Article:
US 3070676 A
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Dec. 25, 1962 N. E. MOSERES 3,070,
FLUID PRESSURE RESPONSIVE SWITCH IN FLUID FLOW SYSTEMS Filed Feb. 24, 1960' AIR FL FIG. I M
INVENTOR. Nestor E. Mose/es I United States Patent Ofifice 3,070,676 I Patented Dec. 25, 1962 gall! 3,l)7il,676 FLUID PRESSURE RESPDNSWE SWITCH 1N FLUID FLIEW SYSTEMS Nestor E. Moseres, Carrera 67, No. 40-75, Apartado Aereo 2666, Barranquilla, Colombia Filed Feb. 24, 1960, Ser. No. 10,736 2 Claims. (Cl. 200-819) This invention relates generally to hold fiow systems and is more particularly concerned with an improved warning system and fluid pressure responsive switch utilized in the same.
In systems for heating or cooling, for example, certain components such as the compressors, heat exchangers, or the like, depend upon a tree flow of air to insure certain operational conditions and a prescribed efliciency. Oftentimes, in systems of the character mentioned, maintenance of filters is neglected or cooling fins of a compressor become impacted, and the system efficiency is reduced to a point Where it no longer accomplishes the purpose intended, but is very expensive to operate.
Since systems of the character mentioned may include a plurality of different components adversely affected by the reduction of free flow of air, the warning system of the invention may be utilized in banks on a control panel or the like.
For the purposes of illustration, a re atively simple warning system will be illustrated in relation to a fragmentary portion of a duct of a heatin system. It will be observed that the signal means of the system may be readily located remotely from the fluid pressure responsive switch means and the novel system is especially adapted to be used adjacent filters located in a relatively inaccessible position. The novel system may be utilized in any location where forced air flow is critical, and thus is adaptable for use in dryers, air conditioners, air purifiers, etc.
A primary object of the invention is to provide a novel fluid flow-responsive signal system and novel switch means utilized therein.
A further object of the invention is to provide in a system of the character set forth electrically energized signal means operatively connected to fluid pressure responsive switch means normally biased to a signal energizing position and subject to being retained open due to a predetermined fluid flow pressure.
A still further object of the invention is to provide a novel fluid pressure responsive switch including means for providing an adjustable residual force to act in opposition to fluid pressure to which the switch is subjected to.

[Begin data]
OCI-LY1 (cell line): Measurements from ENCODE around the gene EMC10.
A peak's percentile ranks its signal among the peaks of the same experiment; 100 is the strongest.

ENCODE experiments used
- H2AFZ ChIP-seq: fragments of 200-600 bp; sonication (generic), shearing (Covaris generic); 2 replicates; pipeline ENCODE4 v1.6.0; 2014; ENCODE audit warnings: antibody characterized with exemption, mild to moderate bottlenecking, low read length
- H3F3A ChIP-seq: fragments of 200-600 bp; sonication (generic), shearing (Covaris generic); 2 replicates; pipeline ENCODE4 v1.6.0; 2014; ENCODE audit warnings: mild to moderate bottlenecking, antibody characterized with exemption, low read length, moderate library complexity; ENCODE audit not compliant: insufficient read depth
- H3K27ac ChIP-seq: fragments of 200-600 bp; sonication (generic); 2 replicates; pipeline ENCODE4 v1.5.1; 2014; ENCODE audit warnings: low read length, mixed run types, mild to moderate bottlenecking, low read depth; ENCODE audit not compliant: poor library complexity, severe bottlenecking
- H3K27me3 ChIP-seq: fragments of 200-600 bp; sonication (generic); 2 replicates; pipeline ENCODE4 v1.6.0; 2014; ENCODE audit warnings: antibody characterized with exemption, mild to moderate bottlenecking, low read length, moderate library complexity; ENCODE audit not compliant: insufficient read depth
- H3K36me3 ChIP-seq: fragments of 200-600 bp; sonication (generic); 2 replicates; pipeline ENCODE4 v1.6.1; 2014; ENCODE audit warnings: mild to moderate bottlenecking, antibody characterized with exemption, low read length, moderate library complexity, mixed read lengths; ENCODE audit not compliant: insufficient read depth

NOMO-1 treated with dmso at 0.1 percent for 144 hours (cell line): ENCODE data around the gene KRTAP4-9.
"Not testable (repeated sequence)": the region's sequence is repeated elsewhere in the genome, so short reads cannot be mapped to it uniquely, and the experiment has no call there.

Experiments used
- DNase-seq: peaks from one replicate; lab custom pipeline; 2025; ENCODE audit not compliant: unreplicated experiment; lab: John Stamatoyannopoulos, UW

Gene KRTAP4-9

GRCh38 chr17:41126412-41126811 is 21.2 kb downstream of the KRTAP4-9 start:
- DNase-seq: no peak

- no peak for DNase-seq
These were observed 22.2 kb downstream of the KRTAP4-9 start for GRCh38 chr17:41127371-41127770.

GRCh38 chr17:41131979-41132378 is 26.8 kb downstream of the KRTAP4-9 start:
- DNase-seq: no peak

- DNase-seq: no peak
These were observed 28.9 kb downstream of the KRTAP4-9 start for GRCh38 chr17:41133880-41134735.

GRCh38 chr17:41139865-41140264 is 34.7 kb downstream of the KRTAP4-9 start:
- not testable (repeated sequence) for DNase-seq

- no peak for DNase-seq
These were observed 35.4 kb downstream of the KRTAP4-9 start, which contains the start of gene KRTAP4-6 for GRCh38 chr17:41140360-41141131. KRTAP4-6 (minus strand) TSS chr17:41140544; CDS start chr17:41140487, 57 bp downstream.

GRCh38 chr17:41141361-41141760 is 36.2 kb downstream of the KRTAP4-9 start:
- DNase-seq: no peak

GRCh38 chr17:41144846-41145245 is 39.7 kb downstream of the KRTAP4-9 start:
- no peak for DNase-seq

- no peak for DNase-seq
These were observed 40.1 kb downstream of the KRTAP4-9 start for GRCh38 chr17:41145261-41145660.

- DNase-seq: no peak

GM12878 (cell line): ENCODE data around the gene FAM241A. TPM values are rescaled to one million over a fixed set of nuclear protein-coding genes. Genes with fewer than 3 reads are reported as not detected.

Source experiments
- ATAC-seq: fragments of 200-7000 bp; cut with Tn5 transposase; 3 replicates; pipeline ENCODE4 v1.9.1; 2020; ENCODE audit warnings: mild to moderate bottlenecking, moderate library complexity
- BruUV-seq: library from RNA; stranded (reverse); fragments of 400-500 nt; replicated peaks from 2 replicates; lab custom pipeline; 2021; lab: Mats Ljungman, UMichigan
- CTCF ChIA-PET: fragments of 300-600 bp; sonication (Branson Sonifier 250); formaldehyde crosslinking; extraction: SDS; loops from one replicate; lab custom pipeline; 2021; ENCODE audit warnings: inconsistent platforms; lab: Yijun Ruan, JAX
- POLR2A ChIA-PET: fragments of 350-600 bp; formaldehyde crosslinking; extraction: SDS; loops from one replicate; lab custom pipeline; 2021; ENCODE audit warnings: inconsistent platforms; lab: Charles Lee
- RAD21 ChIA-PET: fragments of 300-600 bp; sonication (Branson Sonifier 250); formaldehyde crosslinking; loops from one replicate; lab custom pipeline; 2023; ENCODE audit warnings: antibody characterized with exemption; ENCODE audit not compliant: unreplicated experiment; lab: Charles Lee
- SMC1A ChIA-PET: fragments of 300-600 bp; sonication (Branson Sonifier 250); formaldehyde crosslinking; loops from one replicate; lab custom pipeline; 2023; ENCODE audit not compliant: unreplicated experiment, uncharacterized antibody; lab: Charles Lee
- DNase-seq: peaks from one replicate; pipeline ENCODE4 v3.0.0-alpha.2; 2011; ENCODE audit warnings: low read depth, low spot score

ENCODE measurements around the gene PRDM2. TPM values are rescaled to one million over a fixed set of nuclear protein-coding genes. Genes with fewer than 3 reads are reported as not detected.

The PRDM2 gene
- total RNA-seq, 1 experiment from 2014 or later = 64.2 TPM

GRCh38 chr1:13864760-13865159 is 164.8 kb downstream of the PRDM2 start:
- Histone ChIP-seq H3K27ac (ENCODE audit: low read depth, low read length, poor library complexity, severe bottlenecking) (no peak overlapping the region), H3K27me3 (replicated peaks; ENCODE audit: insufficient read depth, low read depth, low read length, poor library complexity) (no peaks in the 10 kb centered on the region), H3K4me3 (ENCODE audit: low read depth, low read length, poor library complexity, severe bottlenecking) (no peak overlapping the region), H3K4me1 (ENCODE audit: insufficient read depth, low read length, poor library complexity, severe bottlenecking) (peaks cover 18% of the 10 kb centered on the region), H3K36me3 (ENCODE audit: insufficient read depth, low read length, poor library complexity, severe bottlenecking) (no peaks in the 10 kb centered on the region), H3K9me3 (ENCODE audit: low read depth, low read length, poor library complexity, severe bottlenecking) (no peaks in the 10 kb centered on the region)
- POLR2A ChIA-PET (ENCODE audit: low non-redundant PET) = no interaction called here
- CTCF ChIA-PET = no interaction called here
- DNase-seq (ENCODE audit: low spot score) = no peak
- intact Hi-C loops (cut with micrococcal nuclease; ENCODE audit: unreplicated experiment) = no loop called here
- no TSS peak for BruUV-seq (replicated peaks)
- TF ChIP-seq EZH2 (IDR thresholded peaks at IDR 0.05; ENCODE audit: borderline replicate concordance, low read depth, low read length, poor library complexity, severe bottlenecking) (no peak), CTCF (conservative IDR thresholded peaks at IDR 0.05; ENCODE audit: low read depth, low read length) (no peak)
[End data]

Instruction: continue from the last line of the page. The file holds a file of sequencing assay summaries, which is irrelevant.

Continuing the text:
And yet another object of the invention is to provide a novel system of the character mentioned which is readily and economically installed and maintained and practical for the purpose intended.
Other objects and the nature and advantages of the instant invention will be apparent from the following description taken in conjunction with the accompanying drawings.
In the drawings:
FIGURE 1 is a top plan view of the novel switch of the invention, with portions broken away and sectioned for purposes of clarity, showing diagrammatically electrically energized signal means utilized therewith;
FIGURE 2 is an enlarged fragmentary perspective view of one of the insulated guide elements and electrical contacts of the switch in relation to the current conducting element utilized therewith;
FIGURE 3 is a diagrammatic top plan view showing the novel switch in relation to a fragmentary portion of a duct of a system utilizing a transverse filter; and
FIGURE 4 is a view similar to FIGURE 3 showing a slightly modified switch disposed downstream of the filter.
Referring to the drawing, in FIGURE 3 a heating sys tern for example, includes a duct 10 having an access panel 12 and a transverse filter 14 which should be periodically cleaned or replaced. The direction of air flow in the duct Ill is indicated by direction arrows, and a novel fluid pressure responsive switch 16 is shown to be located upstream of the filter 14. The switch 16 is suitably mounted on a support bracket 17 in the duct 10 and current conducting leads 20 and 22 extend through the duct.
As seen in FIGURE 4, the duct 10" includes a suitably mounted switch 16 disposed downstream of a filter 14'. The switch 15' functions in the identical manner as that of FIGURES 1-3, however, a fin or flap F thereof is disposed in a slightly angular relation to the longitudinal axis of the duct 1!).
Referring to FIGURE 1, the switch 16 includes a housing 18 which may be rectangular, and includes a rear end wall 24 transversely apertured at 26 and having a nut 28 overlying the aperture and suitably secured on the inner surface of the wall. Threadedly received in the nut 28 is an adjusting screw 30 having a knurled knob 32 disposed outside of the housing 18 and having a tubular sleeve '34 opening into the housing.